Computing

Then and Now

Computers have played an important role at the Laboratory since it was founded in 1943. The wartime staff used hand-operated slide rules and adding machines, but by the early 1950s, the Laboratory had built one of the world's first electronic digital computers. Called the MANIAC (mathematical analyzer, numerical integrator, and computer), it was used to carry out calculations necessary for hydrogen bomb research as well as studies of thermodynamics, simulations using the Monte Carlo method, and attempts to decode DNA. In the following years, the Laboratory developed computers cooperatively with corporate partners such as IBM, Control Data Corporation, and Cray Research. The Cray 1, completed in 1976, is often regarded as the world's first modern supercomputer.

Throughout the 1980s and 90s, Los Alamos played an important role developing major computing advances, such as parallel processing and cluster architecture. In 2008, its Roadrunner computer became the first to break the petaflop barrier—one quadrillion floating-point operations per second—enabling scientists to accurately model a vast array of complex phenomena including nuclear tests, pandemics, supernovae, and climate change. Last year, another petascale computer arrived at Los Alamos. Named Cielo (Spanish for sky), it will run some of the largest and most demanding workloads in modeling- and simulation-based science. Among supercomputers, Cielo currently ranks sixth in the world and Roadrunner ranks tenth.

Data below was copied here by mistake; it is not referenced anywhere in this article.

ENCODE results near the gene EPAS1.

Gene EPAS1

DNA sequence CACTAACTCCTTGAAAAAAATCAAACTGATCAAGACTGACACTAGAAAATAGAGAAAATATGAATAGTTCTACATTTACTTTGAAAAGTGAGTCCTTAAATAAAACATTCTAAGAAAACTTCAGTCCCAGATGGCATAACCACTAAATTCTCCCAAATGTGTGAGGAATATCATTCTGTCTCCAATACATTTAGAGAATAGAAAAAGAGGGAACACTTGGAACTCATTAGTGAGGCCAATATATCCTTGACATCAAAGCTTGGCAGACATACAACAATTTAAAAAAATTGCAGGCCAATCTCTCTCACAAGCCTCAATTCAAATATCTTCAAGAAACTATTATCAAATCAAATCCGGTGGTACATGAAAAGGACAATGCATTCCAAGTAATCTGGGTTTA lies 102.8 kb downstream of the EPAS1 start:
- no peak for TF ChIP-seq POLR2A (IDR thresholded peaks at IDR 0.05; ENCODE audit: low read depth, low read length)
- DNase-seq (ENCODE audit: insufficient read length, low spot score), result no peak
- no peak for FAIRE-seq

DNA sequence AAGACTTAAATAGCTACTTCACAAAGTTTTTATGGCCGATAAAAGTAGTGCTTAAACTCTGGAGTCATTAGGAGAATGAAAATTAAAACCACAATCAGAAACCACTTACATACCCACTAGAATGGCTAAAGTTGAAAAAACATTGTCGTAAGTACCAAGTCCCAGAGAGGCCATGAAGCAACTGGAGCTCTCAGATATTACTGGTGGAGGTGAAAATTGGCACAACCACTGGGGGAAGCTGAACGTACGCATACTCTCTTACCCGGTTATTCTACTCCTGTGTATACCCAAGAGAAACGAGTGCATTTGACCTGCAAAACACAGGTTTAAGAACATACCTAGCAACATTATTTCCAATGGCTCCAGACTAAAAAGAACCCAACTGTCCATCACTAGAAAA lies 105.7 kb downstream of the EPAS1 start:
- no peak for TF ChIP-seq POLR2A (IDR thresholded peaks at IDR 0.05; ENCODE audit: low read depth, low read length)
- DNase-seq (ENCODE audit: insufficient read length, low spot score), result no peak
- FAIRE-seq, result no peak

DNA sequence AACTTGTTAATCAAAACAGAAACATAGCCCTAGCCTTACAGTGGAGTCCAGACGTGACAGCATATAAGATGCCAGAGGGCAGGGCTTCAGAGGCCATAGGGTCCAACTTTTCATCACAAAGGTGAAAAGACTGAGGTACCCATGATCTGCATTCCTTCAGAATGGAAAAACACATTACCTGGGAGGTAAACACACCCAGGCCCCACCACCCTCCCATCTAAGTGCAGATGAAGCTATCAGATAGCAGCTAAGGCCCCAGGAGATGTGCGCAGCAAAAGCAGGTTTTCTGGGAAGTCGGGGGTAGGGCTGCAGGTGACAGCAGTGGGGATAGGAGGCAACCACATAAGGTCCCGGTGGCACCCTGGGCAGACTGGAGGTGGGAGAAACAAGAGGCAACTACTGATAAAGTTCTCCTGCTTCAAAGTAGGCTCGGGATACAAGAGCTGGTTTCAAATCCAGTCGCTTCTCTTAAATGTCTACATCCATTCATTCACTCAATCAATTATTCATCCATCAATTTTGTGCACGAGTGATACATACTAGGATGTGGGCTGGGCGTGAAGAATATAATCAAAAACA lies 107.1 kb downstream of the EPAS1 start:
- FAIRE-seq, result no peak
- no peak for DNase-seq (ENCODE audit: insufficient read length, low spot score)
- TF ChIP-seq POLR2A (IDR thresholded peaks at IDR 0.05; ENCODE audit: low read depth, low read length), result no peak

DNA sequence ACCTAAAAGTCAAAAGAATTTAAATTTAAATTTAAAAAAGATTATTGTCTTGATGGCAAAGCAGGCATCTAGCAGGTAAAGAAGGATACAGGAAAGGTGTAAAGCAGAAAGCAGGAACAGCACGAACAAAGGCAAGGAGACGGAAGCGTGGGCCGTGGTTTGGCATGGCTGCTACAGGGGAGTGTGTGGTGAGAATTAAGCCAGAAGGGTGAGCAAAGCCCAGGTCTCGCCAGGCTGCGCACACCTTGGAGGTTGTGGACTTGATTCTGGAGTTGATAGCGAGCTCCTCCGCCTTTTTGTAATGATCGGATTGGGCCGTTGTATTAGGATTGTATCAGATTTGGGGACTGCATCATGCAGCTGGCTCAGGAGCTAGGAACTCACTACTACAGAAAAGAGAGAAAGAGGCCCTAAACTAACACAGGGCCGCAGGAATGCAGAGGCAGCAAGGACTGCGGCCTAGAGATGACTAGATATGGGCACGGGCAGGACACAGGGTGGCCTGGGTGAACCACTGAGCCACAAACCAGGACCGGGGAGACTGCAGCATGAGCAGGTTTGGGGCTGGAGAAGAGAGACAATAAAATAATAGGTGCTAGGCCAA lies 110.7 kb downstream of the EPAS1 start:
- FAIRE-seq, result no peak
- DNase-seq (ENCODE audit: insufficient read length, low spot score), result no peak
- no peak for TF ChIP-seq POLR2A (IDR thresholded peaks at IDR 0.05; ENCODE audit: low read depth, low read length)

A simulation of a foam material being crushed under a gravitational load

A simulation of a foam material being crushed under a gravitational load, projected in an immersive display room known as the CAVE (Cave Automatic Virtual Environment). The coloring indicates stress in the material (magenta is greatest).

MANIAC

MANIAC, the first computer at Los Alamos (1952).

Cray

Cray 1, the Laboratory's first supercomputer (1976).

Cielo

Cielo, the leading supercomputer in the Laboratory today (ranked #6 in the world).

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